The Poor House opened in 1774 in a Belfast which was trying to assert itself on the world map.  The emerging middle-classes in the town were working hard to open trade routes and develop markets, but they felt politically neglected and hampered by the laws of the day.   Presbyterians suffered under the Penal Laws alongside their Roman Catholic neighbours. These included exclusion from holding public office. The political landscape of Belfast during the late 18th century centred around twelve burgesses who chose Belfast’s two MPs for the Irish Parliament. The burgesses remained in the power of Lord Donegall and were usually of the Established Church.

The Society of United Irishmen was founded in Belfast in October 1791 and originally sought parliamentary reform. However, it evolved into a revolutionary Republican movement due to the influence of the American and French Revolutions

A number of members of the Belfast Charitable Society were involved in the 1798 rebellion. Dr William Drennan, visiting physician to the Poor House, came up with the concept of an organisation to unite Catholic, Protestant and Dissenter, but stepped back from the organisation as it became more militant. Thomas McCabe, a prominent member of the Belfast Charitable Society, was active in the United Irishmen. Thomas lived at the Vicinage on Buttle’s Loney, behind the Poor House, on which St Malachy’s College now stands. It is said that much of the 1798 rebellion was planned in McCabe’s house.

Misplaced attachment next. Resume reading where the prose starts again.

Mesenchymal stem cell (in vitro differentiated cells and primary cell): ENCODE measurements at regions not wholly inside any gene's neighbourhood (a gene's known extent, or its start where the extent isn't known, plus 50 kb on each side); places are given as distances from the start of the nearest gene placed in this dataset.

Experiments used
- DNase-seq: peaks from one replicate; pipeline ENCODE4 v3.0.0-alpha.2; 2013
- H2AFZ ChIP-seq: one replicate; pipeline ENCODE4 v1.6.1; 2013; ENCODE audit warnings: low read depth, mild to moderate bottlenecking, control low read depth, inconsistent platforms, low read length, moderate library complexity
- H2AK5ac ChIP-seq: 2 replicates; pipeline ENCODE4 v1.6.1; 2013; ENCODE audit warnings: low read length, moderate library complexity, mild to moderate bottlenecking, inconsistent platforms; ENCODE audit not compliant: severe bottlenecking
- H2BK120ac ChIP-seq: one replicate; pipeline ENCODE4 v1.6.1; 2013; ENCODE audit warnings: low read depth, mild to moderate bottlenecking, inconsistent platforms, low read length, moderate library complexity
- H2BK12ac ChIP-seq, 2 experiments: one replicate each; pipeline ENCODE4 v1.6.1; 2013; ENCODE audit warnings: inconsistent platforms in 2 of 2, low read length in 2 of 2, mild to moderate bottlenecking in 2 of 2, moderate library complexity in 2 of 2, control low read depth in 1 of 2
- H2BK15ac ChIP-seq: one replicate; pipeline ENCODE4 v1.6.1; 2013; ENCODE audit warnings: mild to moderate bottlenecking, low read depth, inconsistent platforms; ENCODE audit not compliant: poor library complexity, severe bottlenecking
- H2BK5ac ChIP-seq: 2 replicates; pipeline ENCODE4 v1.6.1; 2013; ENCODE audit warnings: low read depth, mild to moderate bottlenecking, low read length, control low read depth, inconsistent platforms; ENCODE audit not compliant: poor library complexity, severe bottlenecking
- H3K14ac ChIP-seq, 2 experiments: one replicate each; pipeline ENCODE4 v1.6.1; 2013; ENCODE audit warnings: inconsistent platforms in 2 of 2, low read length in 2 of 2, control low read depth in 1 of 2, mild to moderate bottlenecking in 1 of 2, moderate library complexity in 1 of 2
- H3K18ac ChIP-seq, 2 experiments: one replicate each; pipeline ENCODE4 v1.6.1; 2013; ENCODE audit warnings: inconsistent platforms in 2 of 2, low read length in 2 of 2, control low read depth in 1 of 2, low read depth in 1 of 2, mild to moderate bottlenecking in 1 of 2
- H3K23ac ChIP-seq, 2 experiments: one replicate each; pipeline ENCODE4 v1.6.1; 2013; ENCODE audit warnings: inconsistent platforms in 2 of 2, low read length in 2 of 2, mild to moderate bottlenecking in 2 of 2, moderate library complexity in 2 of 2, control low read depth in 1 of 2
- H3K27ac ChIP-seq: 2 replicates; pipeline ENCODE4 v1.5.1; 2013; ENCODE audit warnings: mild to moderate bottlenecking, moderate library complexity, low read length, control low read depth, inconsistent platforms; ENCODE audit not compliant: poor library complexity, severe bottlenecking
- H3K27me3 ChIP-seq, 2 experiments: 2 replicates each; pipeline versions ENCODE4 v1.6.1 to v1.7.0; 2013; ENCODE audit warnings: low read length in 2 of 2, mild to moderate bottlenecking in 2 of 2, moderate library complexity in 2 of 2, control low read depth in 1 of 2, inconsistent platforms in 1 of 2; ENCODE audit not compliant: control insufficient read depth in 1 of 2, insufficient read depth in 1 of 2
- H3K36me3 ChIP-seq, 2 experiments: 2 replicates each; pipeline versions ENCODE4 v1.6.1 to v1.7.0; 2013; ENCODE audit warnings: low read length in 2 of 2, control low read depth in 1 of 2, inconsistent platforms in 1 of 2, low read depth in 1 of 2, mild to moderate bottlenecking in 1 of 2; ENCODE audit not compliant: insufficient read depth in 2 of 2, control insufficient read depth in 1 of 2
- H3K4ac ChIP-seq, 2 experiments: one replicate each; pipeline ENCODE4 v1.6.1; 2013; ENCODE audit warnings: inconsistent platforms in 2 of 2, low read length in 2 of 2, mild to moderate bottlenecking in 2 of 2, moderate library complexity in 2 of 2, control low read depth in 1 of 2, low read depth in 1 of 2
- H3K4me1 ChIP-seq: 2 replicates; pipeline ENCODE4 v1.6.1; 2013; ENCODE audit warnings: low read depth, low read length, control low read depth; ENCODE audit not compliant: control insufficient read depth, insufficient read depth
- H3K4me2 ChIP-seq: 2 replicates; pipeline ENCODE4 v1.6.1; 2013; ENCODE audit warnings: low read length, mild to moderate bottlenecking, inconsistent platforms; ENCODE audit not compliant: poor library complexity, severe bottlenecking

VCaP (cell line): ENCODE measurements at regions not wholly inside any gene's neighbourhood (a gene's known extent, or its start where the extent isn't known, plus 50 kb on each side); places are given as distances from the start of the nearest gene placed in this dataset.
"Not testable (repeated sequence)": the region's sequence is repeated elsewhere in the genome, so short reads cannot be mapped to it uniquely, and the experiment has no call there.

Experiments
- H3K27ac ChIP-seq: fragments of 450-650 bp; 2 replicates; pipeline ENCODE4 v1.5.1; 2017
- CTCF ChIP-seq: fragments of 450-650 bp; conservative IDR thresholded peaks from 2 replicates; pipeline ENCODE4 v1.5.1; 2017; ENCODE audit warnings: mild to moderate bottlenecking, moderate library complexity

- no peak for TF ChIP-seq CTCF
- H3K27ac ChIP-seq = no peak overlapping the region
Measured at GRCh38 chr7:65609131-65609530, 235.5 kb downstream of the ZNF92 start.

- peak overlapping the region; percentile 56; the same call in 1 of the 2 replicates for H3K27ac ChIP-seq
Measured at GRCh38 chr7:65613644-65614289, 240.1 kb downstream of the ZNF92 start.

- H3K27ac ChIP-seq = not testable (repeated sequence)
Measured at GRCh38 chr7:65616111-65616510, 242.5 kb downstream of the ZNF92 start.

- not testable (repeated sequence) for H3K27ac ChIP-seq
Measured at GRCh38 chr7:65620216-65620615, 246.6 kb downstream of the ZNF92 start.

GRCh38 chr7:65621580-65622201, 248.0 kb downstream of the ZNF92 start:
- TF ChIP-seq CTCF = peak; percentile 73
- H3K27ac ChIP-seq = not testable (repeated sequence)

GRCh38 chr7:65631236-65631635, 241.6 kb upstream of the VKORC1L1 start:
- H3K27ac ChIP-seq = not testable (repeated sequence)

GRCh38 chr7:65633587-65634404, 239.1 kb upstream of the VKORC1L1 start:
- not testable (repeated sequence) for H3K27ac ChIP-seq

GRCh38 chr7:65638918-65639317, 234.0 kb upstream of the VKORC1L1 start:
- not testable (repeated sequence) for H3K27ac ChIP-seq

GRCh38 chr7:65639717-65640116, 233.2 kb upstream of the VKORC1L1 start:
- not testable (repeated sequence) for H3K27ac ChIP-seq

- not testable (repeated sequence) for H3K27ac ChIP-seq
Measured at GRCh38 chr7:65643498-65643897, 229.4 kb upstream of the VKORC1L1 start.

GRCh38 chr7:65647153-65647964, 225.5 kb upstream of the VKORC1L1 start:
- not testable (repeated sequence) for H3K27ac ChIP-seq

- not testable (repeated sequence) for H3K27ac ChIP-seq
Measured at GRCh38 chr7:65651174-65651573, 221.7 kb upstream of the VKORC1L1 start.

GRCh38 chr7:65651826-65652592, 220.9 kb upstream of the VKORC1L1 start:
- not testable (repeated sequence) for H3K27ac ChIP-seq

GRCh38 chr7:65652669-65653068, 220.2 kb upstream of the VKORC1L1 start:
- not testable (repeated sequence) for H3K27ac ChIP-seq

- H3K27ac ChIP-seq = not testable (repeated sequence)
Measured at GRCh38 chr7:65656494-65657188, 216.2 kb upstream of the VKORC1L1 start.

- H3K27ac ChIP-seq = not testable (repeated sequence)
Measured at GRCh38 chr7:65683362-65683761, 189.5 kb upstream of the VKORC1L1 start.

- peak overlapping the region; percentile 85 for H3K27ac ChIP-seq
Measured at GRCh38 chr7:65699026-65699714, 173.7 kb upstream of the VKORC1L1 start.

Mary Ann McCracken’s brother, Henry Joy McCracken went into hiding after the Battle of Antrim. He was allegedly on his way to a ship to America to escape the Crown forces when he was captured. McCracken was put on trial and condemned to death for his part in the 1798 rebellion. He was hanged at the Market House. Following his death Mary Ann McCracken devoted herself to her work with the Belfast Charitable Society and others, especially around issues relating to women and children within the Poor House.

The Poor House was requisitioned by the military throughout the Rebellion and for some years afterwards.   The Belfast Charitable Society were considered a hotbed of radical activity and therefore it was necessary to keep them to the side-lines of Belfast life for some time. The Committee were forced to meet in the Exchange until August 1802 when they received permission to re-entered the Poor House.  The work of the Belfast Charitable Society resumed as if the Rebellion never occurred and they continued to promote the care of those with ill-health and impoverished in Belfast.